A cow's life : the surprising history of cattle and how the Black Angus came to be home on the range by M. R. Montgomery; Gerald Foster (Illustrator)Offers an evolutionary history of the "king of cows," covering its primal ancestor, the six-thousand-pound extinct aurochs, and the Aberdeen-Angus' emigration from Scotland to the United States in the late 19th century.
Call Number: SF199.A14 M66 2004
Extraordinary goats : meetings with remarkable goats, caprine wonders, & horned troublemakers by Janet Hurst (Introduction by)From ancient myths to pop culture to profiles of domestic breeds, "Extraordinary Goats" explores the many facets of the goat.
Call Number: SF383 .H84 2014
Sheep : small-scale sheep keeping for pleasure and profit by Sue WeaverSheep offers both neophyte and seasoned sheep keepers a wealth of information for healthy, thriving flocks. Readers get advice straight from the farm - together with detailed charts, a comprehensive glossary, tips from hobby shepherds, and fun sheep trivia. Whether they are being kept as pets or a business venture, sheep are winning additions to any small-scale farm.
Call Number: SF375 .W368 2005
Donkey : the mystique of Equus asinus by Michael Tobias; Jane Gray MorrisonThis book has emerged out of our responses to donkeys: donkeys as a species and donkeys as individuals. The book grazes, feeding on a landscape both real and historical, imagined, desired and underfoot, inspired by a creature that has, strangely, embedded itself into the very fabric of philosophy, religion, art, the environment, human history, as well as in our hearts. Donkeys did not bray for this attention, but their own subtle beauty and gentleness has attracted our kind, while their "utility" has brought them loads of woe.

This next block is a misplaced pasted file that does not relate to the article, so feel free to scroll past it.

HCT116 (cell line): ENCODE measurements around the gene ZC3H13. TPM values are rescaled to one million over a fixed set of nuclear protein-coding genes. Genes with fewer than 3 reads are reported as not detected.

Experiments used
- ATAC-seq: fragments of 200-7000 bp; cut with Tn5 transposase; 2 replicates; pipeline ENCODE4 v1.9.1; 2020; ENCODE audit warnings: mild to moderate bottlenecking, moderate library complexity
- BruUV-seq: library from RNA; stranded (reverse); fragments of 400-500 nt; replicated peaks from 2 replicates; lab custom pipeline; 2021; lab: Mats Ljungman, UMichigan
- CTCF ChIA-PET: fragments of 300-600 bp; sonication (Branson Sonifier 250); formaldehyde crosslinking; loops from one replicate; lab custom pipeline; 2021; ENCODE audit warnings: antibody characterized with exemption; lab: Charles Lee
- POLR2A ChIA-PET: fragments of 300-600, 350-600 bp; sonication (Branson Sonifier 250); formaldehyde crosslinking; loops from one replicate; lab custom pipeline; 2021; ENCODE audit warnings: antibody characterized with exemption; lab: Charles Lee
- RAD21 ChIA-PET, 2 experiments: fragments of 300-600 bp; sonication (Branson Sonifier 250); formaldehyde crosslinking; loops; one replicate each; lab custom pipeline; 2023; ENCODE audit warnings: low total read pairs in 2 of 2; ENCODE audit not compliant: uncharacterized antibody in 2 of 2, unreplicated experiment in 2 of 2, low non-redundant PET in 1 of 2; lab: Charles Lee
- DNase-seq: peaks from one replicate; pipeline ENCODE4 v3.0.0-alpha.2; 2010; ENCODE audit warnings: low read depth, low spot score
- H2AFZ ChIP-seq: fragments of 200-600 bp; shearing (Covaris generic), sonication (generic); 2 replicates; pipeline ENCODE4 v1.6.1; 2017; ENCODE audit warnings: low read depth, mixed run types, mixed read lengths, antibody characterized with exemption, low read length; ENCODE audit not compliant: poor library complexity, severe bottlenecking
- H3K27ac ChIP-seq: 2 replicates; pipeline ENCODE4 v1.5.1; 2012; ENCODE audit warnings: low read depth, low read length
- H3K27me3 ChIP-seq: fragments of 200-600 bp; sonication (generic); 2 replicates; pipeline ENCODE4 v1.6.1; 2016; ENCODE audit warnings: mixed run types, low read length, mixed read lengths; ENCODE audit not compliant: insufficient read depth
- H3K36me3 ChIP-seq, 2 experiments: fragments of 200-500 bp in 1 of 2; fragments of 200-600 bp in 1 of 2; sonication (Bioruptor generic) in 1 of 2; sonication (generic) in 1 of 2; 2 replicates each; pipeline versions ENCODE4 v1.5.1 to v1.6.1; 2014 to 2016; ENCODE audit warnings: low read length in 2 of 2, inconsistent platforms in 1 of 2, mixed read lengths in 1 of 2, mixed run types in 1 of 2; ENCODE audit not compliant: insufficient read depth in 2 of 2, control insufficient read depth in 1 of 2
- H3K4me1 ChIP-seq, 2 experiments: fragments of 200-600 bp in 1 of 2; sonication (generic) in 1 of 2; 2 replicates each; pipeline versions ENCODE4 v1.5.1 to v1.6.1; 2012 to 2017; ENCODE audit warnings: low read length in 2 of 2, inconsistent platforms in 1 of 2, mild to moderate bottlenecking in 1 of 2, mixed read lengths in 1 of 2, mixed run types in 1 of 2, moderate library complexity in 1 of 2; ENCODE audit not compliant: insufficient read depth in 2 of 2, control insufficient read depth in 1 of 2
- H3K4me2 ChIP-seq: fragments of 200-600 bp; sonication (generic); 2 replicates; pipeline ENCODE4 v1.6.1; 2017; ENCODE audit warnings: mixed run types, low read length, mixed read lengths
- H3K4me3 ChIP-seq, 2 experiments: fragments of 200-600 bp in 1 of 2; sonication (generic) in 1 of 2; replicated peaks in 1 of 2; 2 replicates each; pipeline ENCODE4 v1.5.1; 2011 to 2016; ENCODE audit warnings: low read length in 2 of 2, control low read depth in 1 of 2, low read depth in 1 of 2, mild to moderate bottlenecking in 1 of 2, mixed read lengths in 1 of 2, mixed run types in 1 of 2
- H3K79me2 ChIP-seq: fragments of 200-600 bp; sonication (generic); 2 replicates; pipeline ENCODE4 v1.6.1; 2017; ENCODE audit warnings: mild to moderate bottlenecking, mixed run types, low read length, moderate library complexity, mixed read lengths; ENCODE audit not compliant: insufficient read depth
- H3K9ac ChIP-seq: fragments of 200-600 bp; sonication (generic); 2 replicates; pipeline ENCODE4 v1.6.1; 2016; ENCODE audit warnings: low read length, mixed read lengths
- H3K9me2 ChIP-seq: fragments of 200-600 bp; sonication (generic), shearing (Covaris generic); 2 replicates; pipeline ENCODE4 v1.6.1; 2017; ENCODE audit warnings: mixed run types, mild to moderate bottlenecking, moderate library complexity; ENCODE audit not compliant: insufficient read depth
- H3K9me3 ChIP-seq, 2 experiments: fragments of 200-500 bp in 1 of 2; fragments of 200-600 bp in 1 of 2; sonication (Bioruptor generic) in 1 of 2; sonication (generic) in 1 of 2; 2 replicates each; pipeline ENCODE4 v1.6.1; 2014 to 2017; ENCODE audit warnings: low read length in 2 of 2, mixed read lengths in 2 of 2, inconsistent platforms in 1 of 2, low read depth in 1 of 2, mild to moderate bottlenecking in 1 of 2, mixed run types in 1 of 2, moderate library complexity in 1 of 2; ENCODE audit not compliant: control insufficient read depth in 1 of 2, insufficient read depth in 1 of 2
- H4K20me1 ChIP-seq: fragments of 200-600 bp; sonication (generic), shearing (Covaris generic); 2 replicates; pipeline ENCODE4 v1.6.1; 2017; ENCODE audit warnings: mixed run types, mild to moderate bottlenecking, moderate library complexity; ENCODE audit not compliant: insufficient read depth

Call Number: SF361 .T63 2006
Llama by Helen CowieKnown for their woolly charm, sure-footed strength, and a propensity to spit at you if you bother them too much, llamas have had a rich and diverse history. Since their domestication high in the Andes, they have been farmed, smuggled, sacrificed, and sometimes kept around just to be petted. They have functioned at different times as luxury commodities, literary muses, and national symbols, and they have served by turns as beasts of burden, circus performers, and even golf caddies. Helen Cowie charts the fascinating history of llamas and their close relatives, alpacas, guanacos, and vicuñas. Cowie illustrates how deeply the Incas venerated llamas and shows how the animals are still cherished in their native lands in Peru and Bolivia, remaining central to Andean culture. She also tells the story of attempts to introduce llamas and alpacas to Britain, the United States, and Australia, where they are used today for trekking, wool production, and even as therapy animals. Packed with llama drama and alpaca facts, this book will delight animal lovers, fans of natural history, and anyone who just can't resist these inimitable animals' off-the-charts cuteness factor